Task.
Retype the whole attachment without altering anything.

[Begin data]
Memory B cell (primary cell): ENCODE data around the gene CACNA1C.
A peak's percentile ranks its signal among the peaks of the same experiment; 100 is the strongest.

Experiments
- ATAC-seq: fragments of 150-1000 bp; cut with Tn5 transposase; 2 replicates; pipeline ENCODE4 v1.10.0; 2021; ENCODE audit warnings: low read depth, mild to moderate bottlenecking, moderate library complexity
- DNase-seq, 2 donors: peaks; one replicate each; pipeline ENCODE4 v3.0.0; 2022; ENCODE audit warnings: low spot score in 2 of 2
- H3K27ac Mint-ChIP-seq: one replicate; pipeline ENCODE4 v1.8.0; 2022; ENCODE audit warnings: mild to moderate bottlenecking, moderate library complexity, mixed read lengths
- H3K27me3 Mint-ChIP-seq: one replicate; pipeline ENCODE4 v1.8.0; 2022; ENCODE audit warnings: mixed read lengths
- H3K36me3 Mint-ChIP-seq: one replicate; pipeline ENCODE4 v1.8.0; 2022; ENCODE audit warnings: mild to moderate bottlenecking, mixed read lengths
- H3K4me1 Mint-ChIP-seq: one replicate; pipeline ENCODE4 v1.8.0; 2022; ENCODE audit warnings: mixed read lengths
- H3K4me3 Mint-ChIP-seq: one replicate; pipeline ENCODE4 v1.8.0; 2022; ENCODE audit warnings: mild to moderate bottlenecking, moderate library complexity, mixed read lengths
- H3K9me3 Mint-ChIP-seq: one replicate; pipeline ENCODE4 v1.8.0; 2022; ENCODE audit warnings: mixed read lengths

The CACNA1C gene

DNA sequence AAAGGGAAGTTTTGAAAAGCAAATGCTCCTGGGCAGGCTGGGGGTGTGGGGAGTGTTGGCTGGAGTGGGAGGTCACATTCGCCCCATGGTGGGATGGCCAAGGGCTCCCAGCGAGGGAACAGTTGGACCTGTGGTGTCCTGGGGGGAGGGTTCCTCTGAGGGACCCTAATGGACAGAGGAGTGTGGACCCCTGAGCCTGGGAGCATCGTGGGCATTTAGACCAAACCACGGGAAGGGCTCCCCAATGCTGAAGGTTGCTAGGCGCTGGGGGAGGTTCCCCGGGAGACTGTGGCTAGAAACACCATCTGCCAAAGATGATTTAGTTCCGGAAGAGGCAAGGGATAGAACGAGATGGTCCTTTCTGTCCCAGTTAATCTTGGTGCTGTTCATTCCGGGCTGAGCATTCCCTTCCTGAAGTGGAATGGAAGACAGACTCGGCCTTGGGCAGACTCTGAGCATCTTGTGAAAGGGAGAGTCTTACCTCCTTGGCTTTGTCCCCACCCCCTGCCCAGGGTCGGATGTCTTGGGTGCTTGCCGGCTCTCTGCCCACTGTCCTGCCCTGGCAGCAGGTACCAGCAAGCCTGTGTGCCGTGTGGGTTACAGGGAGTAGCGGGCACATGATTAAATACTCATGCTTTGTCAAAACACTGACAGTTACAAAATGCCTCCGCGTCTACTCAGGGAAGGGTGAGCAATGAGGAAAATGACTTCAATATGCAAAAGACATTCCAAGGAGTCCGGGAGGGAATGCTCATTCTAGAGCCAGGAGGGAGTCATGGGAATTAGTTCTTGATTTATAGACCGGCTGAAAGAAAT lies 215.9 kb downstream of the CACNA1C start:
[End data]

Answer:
Memory B cell (primary cell): ENCODE data around the gene CACNA1C.
A peak's percentile ranks its signal among the peaks of the same experiment; 100 is the strongest.

Experiments
- ATAC-seq: fragments of 150-1000 bp; cut with Tn5 transposase; 2 replicates; pipeline ENCODE4 v1.10.0; 2021; ENCODE audit warnings: low read depth, mild to moderate bottlenecking, moderate library complexity
- DNase-seq, 2 donors: peaks; one replicate each; pipeline ENCODE4 v3.0.0; 2022; ENCODE audit warnings: low spot score in 2 of 2
- H3K27ac Mint-ChIP-seq: one replicate; pipeline ENCODE4 v1.8.0; 2022; ENCODE audit warnings: mild to moderate bottlenecking, moderate library complexity, mixed read lengths
- H3K27me3 Mint-ChIP-seq: one replicate; pipeline ENCODE4 v1.8.0; 2022; ENCODE audit warnings: mixed read lengths
- H3K36me3 Mint-ChIP-seq: one replicate; pipeline ENCODE4 v1.8.0; 2022; ENCODE audit warnings: mild to moderate bottlenecking, mixed read lengths
- H3K4me1 Mint-ChIP-seq: one replicate; pipeline ENCODE4 v1.8.0; 2022; ENCODE audit warnings: mixed read lengths
- H3K4me3 Mint-ChIP-seq: one replicate; pipeline ENCODE4 v1.8.0; 2022; ENCODE audit warnings: mild to moderate bottlenecking, moderate library complexity, mixed read lengths
- H3K9me3 Mint-ChIP-seq: one replicate; pipeline ENCODE4 v1.8.0; 2022; ENCODE audit warnings: mixed read lengths

The CACNA1C gene

DNA sequence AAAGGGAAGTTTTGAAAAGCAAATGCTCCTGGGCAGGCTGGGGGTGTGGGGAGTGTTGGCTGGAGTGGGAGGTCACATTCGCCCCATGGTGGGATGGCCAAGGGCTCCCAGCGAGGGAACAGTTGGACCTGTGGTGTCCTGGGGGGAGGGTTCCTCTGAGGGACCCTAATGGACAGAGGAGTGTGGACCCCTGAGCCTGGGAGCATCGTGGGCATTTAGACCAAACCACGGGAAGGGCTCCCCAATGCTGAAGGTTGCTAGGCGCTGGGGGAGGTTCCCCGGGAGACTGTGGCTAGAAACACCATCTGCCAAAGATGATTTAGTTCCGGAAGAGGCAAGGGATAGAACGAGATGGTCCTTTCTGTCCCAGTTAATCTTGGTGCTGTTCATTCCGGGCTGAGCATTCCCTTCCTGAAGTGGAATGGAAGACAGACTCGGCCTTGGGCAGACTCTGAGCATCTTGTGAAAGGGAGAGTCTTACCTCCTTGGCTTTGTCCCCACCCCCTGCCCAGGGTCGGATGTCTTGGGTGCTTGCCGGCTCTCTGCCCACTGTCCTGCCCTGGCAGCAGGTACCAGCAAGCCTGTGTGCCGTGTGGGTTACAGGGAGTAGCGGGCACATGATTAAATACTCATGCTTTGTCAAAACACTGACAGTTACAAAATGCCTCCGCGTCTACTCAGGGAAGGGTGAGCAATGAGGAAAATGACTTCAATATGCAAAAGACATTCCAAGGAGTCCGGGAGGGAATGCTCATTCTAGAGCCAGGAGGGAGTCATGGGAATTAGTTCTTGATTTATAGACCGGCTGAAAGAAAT lies 215.9 kb downstream of the CACNA1C start: